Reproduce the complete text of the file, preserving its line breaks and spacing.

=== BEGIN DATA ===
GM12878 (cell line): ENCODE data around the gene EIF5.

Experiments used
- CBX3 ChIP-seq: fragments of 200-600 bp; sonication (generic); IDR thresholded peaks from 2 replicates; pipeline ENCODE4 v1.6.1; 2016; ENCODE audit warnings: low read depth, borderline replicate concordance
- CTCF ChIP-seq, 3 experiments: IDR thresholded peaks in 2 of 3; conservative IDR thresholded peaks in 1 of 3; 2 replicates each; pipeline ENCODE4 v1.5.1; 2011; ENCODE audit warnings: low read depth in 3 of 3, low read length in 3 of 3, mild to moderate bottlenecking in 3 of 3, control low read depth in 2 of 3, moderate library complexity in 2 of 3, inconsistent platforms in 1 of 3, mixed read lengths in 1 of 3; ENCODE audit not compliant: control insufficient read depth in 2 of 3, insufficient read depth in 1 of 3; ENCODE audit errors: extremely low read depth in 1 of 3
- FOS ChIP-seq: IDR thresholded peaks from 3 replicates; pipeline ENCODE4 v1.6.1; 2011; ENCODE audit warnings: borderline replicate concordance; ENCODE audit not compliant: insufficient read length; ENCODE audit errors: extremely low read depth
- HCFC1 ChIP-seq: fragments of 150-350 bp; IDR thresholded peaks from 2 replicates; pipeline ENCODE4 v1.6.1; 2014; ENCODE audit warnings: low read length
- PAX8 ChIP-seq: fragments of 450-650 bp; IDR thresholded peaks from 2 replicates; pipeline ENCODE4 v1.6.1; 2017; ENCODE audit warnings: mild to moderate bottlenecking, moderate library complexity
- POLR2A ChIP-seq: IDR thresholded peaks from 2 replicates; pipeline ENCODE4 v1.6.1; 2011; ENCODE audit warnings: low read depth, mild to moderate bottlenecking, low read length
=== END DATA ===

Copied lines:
GM12878 (cell line): ENCODE data around the gene EIF5.

Experiments used
- CBX3 ChIP-seq: fragments of 200-600 bp; sonication (generic); IDR thresholded peaks from 2 replicates; pipeline ENCODE4 v1.6.1; 2016; ENCODE audit warnings: low read depth, borderline replicate concordance
- CTCF ChIP-seq, 3 experiments: IDR thresholded peaks in 2 of 3; conservative IDR thresholded peaks in 1 of 3; 2 replicates each; pipeline ENCODE4 v1.5.1; 2011; ENCODE audit warnings: low read depth in 3 of 3, low read length in 3 of 3, mild to moderate bottlenecking in 3 of 3, control low read depth in 2 of 3, moderate library complexity in 2 of 3, inconsistent platforms in 1 of 3, mixed read lengths in 1 of 3; ENCODE audit not compliant: control insufficient read depth in 2 of 3, insufficient read depth in 1 of 3; ENCODE audit errors: extremely low read depth in 1 of 3
- FOS ChIP-seq: IDR thresholded peaks from 3 replicates; pipeline ENCODE4 v1.6.1; 2011; ENCODE audit warnings: borderline replicate concordance; ENCODE audit not compliant: insufficient read length; ENCODE audit errors: extremely low read depth
- HCFC1 ChIP-seq: fragments of 150-350 bp; IDR thresholded peaks from 2 replicates; pipeline ENCODE4 v1.6.1; 2014; ENCODE audit warnings: low read length
- PAX8 ChIP-seq: fragments of 450-650 bp; IDR thresholded peaks from 2 replicates; pipeline ENCODE4 v1.6.1; 2017; ENCODE audit warnings: mild to moderate bottlenecking, moderate library complexity
- POLR2A ChIP-seq: IDR thresholded peaks from 2 replicates; pipeline ENCODE4 v1.6.1; 2011; ENCODE audit warnings: low read depth, mild to moderate bottlenecking, low read length